Could more than a million people really be wrong? Evidently, yes, because more than a million individuals parted with their hard-earned cash in exchange for Morris Marinas during the Seventies and early Eighties. Built by the Austin-Morris division of British Leyland (hardly renowned for flawless build quality), the Marina was fast-tracked from drawing board to production in just 18 months to get it on sale post-haste — a recipe for disaster right from the outset.
The corner-cutting didn’t end there, as rather than developing a new chassis for the for compact saloon, the British Leyland brainiacs raided the parts bin and came up with the chassis components from the ancient Morris Minor as a basis. A last-minute rethink meant the Marina did at least get slightly more modern engines than the bulbous Minor, but the powerplant switch meant the dimensions of the platform had to be chopped and changed — resulting in awkward proportions — to accommodate the ‘new’ motors.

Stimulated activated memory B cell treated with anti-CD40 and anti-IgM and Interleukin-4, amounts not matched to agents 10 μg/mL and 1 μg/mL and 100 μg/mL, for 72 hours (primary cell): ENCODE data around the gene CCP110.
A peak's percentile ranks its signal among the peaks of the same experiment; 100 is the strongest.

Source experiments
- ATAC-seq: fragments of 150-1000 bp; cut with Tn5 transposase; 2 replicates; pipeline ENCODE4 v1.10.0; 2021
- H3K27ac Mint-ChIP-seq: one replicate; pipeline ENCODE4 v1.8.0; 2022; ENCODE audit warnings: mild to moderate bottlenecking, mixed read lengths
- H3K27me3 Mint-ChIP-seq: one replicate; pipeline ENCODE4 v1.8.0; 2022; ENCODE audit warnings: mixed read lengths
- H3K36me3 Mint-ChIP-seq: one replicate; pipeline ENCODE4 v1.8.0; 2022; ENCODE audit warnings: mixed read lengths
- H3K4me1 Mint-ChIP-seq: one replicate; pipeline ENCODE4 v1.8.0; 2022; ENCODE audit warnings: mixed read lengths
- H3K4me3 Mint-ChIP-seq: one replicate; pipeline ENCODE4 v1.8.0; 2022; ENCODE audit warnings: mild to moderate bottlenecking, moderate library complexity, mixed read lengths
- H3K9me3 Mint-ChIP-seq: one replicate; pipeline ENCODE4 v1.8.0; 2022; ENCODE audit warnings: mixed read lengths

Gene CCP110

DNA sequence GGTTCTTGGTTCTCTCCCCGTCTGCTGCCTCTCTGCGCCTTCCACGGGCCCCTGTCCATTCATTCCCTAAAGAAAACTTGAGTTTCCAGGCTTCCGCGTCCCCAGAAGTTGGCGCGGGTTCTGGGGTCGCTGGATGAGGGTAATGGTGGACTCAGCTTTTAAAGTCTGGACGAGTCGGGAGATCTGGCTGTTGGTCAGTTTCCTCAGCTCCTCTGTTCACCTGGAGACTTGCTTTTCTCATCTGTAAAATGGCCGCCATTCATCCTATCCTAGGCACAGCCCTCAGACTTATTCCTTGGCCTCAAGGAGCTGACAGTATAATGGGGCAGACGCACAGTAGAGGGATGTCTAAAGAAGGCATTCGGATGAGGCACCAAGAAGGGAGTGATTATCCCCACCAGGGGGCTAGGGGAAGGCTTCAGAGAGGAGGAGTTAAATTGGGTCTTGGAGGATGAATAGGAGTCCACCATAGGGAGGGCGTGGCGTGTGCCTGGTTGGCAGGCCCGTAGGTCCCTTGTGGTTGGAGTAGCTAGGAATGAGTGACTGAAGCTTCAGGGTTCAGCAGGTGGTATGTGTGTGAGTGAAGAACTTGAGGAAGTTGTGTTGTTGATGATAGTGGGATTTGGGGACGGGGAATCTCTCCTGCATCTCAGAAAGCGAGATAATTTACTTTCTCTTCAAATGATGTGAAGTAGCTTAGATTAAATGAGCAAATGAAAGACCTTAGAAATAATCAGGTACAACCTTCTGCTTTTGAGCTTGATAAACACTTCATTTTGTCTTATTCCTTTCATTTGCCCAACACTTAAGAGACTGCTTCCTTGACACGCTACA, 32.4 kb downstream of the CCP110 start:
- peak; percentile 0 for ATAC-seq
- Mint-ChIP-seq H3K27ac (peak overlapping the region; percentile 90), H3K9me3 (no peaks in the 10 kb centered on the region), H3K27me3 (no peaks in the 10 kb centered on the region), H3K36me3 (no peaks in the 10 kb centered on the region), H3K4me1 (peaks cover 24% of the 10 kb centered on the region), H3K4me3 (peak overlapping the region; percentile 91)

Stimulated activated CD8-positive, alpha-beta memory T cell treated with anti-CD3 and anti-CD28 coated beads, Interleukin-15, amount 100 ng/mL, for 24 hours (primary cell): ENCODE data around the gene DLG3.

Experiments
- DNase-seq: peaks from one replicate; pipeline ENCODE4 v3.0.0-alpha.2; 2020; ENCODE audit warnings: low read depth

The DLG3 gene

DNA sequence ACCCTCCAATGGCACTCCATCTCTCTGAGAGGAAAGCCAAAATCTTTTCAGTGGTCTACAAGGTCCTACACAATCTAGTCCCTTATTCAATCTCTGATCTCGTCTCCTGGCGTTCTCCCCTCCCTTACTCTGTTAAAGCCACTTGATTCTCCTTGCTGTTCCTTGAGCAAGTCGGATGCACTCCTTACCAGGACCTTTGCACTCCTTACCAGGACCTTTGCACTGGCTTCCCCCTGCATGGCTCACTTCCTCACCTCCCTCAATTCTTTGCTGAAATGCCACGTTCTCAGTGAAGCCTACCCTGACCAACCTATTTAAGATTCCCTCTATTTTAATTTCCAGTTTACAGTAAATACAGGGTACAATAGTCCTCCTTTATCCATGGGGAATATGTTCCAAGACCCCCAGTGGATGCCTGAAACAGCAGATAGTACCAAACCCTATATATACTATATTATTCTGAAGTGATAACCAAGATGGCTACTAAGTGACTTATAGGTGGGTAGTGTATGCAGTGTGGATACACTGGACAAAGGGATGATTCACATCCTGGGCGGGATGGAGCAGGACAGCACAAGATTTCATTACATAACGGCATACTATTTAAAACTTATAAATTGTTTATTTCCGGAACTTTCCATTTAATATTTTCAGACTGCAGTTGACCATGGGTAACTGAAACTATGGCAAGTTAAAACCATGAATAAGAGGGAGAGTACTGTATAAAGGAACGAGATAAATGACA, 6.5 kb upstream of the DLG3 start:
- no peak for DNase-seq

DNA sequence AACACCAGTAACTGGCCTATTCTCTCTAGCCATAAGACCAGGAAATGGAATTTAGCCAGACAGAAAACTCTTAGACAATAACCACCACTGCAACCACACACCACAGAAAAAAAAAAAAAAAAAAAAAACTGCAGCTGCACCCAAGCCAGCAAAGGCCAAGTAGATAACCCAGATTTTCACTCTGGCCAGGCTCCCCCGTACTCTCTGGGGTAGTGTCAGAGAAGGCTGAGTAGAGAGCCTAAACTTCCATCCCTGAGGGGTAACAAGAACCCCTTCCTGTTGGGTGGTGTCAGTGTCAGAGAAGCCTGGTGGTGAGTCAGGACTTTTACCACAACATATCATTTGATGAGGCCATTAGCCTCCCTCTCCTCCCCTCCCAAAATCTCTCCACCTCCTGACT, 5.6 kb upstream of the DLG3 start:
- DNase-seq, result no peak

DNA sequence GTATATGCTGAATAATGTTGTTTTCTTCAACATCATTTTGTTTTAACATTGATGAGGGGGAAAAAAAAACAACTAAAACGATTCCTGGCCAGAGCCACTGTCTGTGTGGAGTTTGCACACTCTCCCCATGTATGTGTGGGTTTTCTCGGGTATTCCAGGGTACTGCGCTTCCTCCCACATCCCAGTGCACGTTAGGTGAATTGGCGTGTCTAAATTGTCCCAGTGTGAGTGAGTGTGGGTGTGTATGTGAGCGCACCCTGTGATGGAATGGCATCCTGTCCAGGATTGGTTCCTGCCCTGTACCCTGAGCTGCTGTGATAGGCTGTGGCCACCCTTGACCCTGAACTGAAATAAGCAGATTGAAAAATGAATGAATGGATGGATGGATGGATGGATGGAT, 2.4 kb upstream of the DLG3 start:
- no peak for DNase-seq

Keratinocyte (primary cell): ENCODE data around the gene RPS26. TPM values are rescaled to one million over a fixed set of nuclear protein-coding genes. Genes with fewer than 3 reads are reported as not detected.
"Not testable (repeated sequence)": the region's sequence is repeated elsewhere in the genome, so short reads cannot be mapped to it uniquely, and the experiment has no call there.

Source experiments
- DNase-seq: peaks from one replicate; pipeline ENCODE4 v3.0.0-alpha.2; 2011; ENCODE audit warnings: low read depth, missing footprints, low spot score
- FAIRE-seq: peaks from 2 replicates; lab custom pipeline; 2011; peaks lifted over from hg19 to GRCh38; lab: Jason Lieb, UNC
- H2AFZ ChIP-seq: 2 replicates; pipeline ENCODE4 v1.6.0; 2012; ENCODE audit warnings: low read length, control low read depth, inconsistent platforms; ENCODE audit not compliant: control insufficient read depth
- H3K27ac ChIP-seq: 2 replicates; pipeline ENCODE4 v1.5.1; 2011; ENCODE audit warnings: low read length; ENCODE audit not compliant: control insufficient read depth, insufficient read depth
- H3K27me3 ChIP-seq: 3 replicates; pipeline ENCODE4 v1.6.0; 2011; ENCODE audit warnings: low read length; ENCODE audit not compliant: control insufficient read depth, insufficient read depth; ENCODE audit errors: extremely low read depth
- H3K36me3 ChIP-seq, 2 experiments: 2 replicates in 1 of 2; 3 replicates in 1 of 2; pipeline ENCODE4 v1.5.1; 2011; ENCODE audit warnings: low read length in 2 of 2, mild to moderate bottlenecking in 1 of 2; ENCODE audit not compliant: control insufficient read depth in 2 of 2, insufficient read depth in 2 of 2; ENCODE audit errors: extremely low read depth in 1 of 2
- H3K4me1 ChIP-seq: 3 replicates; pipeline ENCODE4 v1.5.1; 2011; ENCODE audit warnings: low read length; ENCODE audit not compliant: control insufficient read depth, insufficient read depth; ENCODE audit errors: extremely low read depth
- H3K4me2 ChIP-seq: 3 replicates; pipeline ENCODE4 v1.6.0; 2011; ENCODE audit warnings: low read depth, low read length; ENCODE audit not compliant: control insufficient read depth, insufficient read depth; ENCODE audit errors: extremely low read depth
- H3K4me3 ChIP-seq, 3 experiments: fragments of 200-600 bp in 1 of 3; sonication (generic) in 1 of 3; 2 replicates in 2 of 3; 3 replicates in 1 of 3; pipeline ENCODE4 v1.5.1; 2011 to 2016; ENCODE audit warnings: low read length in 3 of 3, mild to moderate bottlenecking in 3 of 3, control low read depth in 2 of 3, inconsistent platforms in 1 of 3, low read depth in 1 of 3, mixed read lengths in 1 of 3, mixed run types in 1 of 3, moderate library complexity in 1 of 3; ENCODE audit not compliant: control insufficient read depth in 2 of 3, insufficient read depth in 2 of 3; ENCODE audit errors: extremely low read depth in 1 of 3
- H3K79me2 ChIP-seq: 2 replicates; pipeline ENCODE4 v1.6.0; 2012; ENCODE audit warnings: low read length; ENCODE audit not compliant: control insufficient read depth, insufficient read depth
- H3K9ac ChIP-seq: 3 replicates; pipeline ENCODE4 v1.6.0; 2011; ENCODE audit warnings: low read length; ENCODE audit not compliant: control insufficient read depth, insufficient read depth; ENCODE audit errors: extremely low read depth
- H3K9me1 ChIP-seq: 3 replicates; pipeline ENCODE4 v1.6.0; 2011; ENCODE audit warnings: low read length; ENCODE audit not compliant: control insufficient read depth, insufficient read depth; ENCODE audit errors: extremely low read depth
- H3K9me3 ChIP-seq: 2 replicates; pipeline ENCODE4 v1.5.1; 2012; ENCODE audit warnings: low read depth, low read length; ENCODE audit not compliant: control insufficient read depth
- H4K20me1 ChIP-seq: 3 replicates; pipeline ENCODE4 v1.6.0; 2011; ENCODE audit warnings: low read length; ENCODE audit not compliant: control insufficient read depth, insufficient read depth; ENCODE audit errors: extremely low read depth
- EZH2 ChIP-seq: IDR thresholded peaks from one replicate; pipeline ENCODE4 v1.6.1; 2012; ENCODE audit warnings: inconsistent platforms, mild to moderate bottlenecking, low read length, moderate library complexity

The Marina’s crude live rear axle allegedly endowed it with the handling finesse of a garbage skip, and reports from the day suggest the car was prone to doing a hop-step-jump on bumpy roads. And, get this, Marinas with the larger and heavier 1.7-litre engine were fitted with the wrong suspension on the production line, resulting in the car understeering like a shopping trolley with wonky wheels.
The standard Marina was a four-door saloon, but there was also a coupe derivative conceived to rival the hot-selling Ford Capri. But, here again, cost-cutting spoiled the recipe as the coupe used the same doors as the saloon, significantly compromising its looks. As a final insult, the Marina’s wipers were fitted the wrong way around as otherwise they lifted from the windscreen at the top of their sweep. Rather than remedy the problem, the ingenious fix the engineers came up with was to simply switch them around.
You may also like: Not their finest hour: British Leyland
You may also like: Not their finest hour: Triumph TR7